20

I am currently writing a little library in JavaScript to help me delegate to a web-worker some heavy computation .

For some reasons (mainly for the ability to debug in the UI thread and then run the same code in a worker) I'd like to detect if the script is currently running in a worker or in the UI thread.

I'm not a seasoned JavaScript developper and I would like to ensure that the following function will reliably detect if I'm in a worker or not :

function testenv() {
    try{
        if (importScripts) {
            postMessage("I think I'm in a worker actually.");
        }
    } catch (e) {
        if (e instanceof ReferenceError) {
            console.log("I'm the UI thread.");
        } else {
            throw e;
        }
    }
}

So, does it ?

0

3 Answers 3

49

Quite late to the game on this one, but here's the best, most bulletproofy way I could come up with:

// run this in global scope of window or worker. since window.self = window, we're ok
if (typeof WorkerGlobalScope !== 'undefined' && self instanceof WorkerGlobalScope) {
    // huzzah! a worker!
} else {
    // I'm a window... sad trombone.
}
9
  • 2
    Would: if (self.WorkerGlobalScope) {} else {} work as well? As long as no one has added WorkerGlobalScope to the project... seems effective and concise. Mar 27, 2014 at 2:15
  • 3
    Yes you can, but I went with the double check because it's more reliable than hoping someone wouldn't write over self.WorkerGlobalScope (which admittedly is generally unlikely, but I prefer to default to more bulletproof)
    – borbulon
    Apr 3, 2014 at 19:13
  • 1
    This answer is much more accurate than the accepted one but "I'm a window" is only true if a Window exists. This is not the case for shells like d8.
    – Joa Ebert
    Jul 21, 2015 at 9:42
  • 2
    yes, but that's a comment - so the else case could be "I'm a meat popsicle". All it really means is "I'm not a worker"
    – borbulon
    Nov 10, 2015 at 1:55
  • 4
    @Pacerier do you just enjoy being pedantic? Of course there's no such thing as bulletproof. I said bulletproof-ish. As in, you can't get bulletproof but this is as close as you can get. If you're not going to add something of value to the conversation, take it elsewhere.
    – borbulon
    Aug 28, 2017 at 19:54
15

Emscripten does:

// *** Environment setup code ***
var ENVIRONMENT_IS_NODE = typeof process === 'object' && typeof require === 'function';
var ENVIRONMENT_IS_WEB = typeof window === 'object';
var ENVIRONMENT_IS_WORKER = typeof importScripts === 'function';
var ENVIRONMENT_IS_SHELL = !ENVIRONMENT_IS_WEB && !ENVIRONMENT_IS_NODE && !ENVIRONMENT_IS_WORKER;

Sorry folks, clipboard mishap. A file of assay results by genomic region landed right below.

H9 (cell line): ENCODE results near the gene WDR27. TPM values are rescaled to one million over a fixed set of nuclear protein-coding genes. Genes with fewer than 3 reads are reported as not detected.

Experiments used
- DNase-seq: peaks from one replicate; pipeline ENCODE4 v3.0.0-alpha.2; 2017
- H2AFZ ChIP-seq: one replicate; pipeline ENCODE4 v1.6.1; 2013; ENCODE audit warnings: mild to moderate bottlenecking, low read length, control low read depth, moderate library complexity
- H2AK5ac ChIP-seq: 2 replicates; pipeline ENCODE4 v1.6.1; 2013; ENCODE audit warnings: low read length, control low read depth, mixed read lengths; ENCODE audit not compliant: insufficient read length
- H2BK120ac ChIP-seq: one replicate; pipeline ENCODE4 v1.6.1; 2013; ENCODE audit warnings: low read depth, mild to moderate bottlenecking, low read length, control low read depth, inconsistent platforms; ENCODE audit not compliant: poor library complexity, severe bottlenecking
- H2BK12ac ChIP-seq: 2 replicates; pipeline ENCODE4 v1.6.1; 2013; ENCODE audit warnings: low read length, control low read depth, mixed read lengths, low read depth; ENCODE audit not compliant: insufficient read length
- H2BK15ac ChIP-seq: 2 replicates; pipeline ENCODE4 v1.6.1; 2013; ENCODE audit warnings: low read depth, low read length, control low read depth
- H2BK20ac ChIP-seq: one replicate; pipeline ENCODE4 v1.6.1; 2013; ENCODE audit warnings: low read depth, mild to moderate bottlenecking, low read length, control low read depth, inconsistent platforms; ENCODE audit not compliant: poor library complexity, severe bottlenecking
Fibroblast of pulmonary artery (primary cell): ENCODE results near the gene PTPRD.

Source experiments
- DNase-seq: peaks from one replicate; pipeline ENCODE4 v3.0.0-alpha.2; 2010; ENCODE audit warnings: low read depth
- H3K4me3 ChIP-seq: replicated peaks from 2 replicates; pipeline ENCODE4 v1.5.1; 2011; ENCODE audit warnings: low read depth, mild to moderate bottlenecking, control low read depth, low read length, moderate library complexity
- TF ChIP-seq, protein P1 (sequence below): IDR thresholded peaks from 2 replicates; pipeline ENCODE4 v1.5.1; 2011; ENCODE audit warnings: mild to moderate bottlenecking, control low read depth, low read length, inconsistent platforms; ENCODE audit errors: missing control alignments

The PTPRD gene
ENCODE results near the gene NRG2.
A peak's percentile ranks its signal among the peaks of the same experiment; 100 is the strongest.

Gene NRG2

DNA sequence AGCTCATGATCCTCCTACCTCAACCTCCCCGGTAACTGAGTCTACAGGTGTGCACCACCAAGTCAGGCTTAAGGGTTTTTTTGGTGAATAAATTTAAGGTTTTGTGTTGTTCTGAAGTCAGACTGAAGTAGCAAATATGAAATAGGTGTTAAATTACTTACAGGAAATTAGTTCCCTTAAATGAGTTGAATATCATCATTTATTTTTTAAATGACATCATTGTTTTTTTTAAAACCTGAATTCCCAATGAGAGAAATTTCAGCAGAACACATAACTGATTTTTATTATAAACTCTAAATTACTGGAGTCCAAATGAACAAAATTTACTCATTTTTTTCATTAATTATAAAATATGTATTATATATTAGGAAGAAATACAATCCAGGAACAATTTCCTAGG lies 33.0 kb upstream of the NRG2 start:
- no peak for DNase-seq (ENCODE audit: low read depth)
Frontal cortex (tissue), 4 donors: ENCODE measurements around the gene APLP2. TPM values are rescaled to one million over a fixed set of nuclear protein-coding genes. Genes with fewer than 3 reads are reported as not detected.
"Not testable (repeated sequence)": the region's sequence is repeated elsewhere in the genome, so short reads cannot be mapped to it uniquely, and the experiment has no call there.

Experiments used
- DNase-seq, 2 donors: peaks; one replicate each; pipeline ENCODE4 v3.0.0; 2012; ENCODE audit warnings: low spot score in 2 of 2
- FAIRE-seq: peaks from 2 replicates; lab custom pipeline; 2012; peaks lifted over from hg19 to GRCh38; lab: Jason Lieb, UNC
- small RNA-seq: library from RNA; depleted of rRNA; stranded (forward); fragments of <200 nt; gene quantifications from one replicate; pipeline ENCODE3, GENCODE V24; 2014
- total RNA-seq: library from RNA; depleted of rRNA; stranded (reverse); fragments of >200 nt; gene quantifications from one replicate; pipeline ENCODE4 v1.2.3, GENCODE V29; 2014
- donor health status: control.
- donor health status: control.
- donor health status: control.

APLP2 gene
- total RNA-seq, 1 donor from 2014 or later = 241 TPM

(Emscripten on Github)

1
  • You may also want to check this answer by @NikosM to see what Asynchronous.js does.
    – skalee
    Mar 3, 2016 at 21:24
11

As noted there is an answer in another thread which says to check for the presence of a document object on the window. I wanted to however make a modification to your code to avoid doing a try/catch block which slows execution of JS in Chrome and likely in other browsers as well.

EDIT: I made an error previously in assuming there was a window object in the global scope. I usually add

//This is likely SharedWorkerContext or DedicatedWorkerContext
window=this;

to the top of my worker loader script this allows all functions that use window feature detection to not blow up. Then you may use the function below.

function testEnv() {
  if (window.document === undefined) {
    postMessage("I'm fairly confident I'm a webworker");
  } else {
    console.log("I'm fairly confident I'm in the renderer thread");
  }
}

Alternatively without the window assignment as long as its at top level scope.

var self = this;
function() {
  if(self.document === undefined) {
    postMessage("I'm fairly confident I'm a webworker");
  } else {
    console.log("I'm fairly confident I'm in the renderer thread");
  }
}
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  • 1
    Thank you for point the fact that a try/catch should be avoided. As it's for a toy game engine I code, speed is an emportant aspect to me.
    – thomas
    Aug 17, 2012 at 12:07
  • Note that 'self' is actually available by default in web workers developer.mozilla.org/en/docs/Web/Guide/Performance/…
    – Jamie Pate
    Aug 30, 2014 at 20:51
  • @JamiePate, this works too. See stackoverflow.com/a/45657328/632951
    – Pacerier
    Aug 13, 2017 at 5:25
  • " I wanted to however make a modification to your code to avoid doing a try/catch block which slows execution of JS in Chrome " Worst reason I have ever heard to change some code. With all due respect but this is the definition of premature optimization. There is nothing wrong with try..catch. Also there is no reason to cache loop variables and there are a hundred more premature optimization patterns that you should not fall into. Use try catch. It will not hurt your performance. Nov 16, 2020 at 14:26
  • if it's at the top of your code (before any variables could be defined), you can just test typeof window == 'undefined'. This will be true in the UI thread and false in a worker thread. And it seems like a safe bet it will stay that way. Feb 6, 2021 at 2:11

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